What the U.S. can learn from Japan

Japan and the Four Little Dragons in order to achieve their
industrialization goals have a diverse set of policies ranging from
limited entitlement programs to a education and government bureaucracy
that stresses achievement and meritocracy. But one of the most
significant innovations of Japan and the Four Little Dragons is there
industrial policy which targets improving specific sectors of the
economy by focusing R&D, subsidies, and tax incentives to specific
industries that the government wants to promote. The United States
could adopt some of these industrial policies to help foster emerging
high tech businesses and help existing U.S. business remain
competitive with East Asia.
In Japan the government both during the Meiji period and the
post World War II period followed a policy of active, sector selective
industrial targeting. Japan used basically the same model during both
historical periods. The Japanese government would focus its tax
incentive programs, subsidies, and R&D on what it saw as emerging
industries. During the Meiji period Japan focused it\'s attention on
emulating western technology such as trains, steel production, and
textiles. The Meiji leaders took taxes levied on agriculture to fund
the development of these new industries. Following World War II
Japanese industries used this same strategic industrial policy to
develop the high-tech, steel, and car industries that Japan is known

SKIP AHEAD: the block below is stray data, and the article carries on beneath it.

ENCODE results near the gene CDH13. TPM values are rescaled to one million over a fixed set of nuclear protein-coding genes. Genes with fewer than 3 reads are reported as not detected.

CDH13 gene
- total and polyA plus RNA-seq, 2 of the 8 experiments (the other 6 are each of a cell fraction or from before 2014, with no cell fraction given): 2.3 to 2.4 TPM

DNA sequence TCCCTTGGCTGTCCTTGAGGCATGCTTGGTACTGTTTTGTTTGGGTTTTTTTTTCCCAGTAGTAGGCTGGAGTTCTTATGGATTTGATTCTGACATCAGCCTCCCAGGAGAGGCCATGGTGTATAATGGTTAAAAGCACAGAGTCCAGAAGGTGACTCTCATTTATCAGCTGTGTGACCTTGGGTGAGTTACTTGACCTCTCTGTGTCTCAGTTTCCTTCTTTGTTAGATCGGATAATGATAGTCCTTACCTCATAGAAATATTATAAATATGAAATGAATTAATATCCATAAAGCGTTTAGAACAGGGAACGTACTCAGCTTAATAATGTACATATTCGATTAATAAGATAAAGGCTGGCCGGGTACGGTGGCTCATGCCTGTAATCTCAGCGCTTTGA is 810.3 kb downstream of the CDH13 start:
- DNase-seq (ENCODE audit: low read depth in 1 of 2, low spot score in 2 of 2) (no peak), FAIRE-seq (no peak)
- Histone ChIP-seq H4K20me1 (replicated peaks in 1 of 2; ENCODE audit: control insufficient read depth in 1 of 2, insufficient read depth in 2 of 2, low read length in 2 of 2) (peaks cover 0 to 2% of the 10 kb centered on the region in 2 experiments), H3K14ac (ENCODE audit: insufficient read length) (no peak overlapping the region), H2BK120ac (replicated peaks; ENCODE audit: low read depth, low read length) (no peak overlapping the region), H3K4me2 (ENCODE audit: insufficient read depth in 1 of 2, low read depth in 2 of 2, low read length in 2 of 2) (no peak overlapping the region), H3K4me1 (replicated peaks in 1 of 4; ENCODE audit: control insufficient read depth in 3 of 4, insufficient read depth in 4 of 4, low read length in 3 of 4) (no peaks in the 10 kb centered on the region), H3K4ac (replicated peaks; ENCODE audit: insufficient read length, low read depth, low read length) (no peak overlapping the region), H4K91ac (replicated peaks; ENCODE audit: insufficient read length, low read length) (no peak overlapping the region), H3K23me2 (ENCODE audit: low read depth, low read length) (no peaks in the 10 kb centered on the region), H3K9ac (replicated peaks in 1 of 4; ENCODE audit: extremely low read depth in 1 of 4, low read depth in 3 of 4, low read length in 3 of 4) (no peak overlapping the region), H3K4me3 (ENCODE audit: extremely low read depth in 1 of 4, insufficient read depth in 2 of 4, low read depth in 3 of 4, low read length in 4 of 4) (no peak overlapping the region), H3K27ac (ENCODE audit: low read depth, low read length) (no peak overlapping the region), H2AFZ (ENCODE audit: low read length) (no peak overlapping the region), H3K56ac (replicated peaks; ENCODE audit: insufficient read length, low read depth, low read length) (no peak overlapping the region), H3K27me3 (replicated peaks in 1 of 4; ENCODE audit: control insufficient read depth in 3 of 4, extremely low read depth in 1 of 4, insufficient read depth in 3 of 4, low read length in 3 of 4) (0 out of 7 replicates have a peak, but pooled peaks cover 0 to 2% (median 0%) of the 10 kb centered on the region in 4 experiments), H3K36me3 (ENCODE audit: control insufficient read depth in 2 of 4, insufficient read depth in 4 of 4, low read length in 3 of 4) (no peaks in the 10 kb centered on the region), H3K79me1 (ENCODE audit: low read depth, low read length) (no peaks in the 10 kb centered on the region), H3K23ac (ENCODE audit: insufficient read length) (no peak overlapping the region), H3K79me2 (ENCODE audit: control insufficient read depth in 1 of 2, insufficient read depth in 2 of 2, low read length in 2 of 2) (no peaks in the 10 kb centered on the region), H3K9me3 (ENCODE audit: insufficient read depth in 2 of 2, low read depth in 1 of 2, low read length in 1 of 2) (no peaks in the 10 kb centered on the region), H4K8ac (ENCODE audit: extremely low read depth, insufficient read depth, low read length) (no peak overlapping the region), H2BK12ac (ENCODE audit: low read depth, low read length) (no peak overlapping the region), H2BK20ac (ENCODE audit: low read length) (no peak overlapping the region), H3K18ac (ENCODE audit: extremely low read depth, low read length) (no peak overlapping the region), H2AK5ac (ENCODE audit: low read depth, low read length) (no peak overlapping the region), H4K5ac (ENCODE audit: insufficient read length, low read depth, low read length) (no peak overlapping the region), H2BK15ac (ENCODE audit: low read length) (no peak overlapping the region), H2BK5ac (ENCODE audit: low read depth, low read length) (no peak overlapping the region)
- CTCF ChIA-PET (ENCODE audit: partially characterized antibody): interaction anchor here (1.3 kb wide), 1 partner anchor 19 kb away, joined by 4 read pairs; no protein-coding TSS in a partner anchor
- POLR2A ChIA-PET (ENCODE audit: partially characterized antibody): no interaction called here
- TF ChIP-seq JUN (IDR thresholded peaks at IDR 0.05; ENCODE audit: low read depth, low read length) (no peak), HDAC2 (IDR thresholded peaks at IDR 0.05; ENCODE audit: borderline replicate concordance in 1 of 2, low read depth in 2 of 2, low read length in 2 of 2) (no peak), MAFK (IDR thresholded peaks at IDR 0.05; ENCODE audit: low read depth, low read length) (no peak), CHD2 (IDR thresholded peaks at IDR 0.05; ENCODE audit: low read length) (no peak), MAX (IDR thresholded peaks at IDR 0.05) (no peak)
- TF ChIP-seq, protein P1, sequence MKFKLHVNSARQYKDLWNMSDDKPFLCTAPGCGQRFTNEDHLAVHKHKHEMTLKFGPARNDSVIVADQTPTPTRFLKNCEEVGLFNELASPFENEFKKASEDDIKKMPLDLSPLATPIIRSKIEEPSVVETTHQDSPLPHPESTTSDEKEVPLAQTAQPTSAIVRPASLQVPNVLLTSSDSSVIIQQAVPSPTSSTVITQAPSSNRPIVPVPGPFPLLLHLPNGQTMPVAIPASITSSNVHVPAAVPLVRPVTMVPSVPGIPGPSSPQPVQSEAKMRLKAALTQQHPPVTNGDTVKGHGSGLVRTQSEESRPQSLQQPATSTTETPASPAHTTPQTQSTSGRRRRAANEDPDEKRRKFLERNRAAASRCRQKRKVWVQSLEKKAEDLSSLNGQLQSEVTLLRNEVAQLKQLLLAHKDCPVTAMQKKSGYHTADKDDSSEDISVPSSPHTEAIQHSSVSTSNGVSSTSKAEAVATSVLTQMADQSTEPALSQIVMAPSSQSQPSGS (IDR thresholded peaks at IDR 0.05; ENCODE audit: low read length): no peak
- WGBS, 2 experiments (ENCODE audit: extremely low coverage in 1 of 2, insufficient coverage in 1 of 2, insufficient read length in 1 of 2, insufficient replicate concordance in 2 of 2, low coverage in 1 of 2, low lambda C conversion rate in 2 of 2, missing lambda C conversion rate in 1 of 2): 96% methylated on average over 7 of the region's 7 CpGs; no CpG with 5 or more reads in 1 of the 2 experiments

for today. Some American industries are currently heavily supported by
the government through subsidies and tax breaks to farmers, steel
producers, and other industries that have been hurt by foreign
competition because they are predominantly low-tech industries. But
this economic policy of the U.S. is almost a complete reversal of the
economic policies of Japan and the Four Little Tigers; instead of
fostering new businesses and high tech industry it supports out of
date and low tech firms who have political clout. The existing
economic policy of the United States fails to help high tech
businesses develop a competitive advantage on the world market instead
it stagnates innovation by providing incentives primarily to existing
business. The structure of U.S. industrial policy like the structure
of an advance welfare state has emphasized rewarding powerful lobbying
groups and has not targeted emerging sectors of the economy. The
current U.S. industrial policy is a distribution strategy and not a
development strategy.
Instead of this ad-hoc industrial policy the United States
should follow Japan\'s model of strategic targeting of emerging
technology. The U.S. instead of pouring its money into subsidies and
tax breaks for failing low-tech industries should provide loans,
subsidies and R&D money for firms that are producing high technology
products. Unfortunately, there are several impediments to copying
Japan\'s model: first, tremendous political pressure from interest
groups forces politicians to give corporate welfare to failing
established firms and not emerging firms. Second, it is difficult for
a government to select which sectors of the economy it will target.
But despite these obstacles the U.S. is now confronted with trading
powers who have coordinated government programs to foster the
development of new technology; in comparison the U.S. governments
reliance on individual initiative and a lack of government support for
new industries has allowed Japan and the Four Little Dragon\'s to
catch up to the U.S. in the area of high technology. In the coming
years the U.S. could not just lose its advantage but fall behind if it
fails to redirect government subsidies from failing firms to emerging
sectors of the economy copying Japan\'s industrial development model.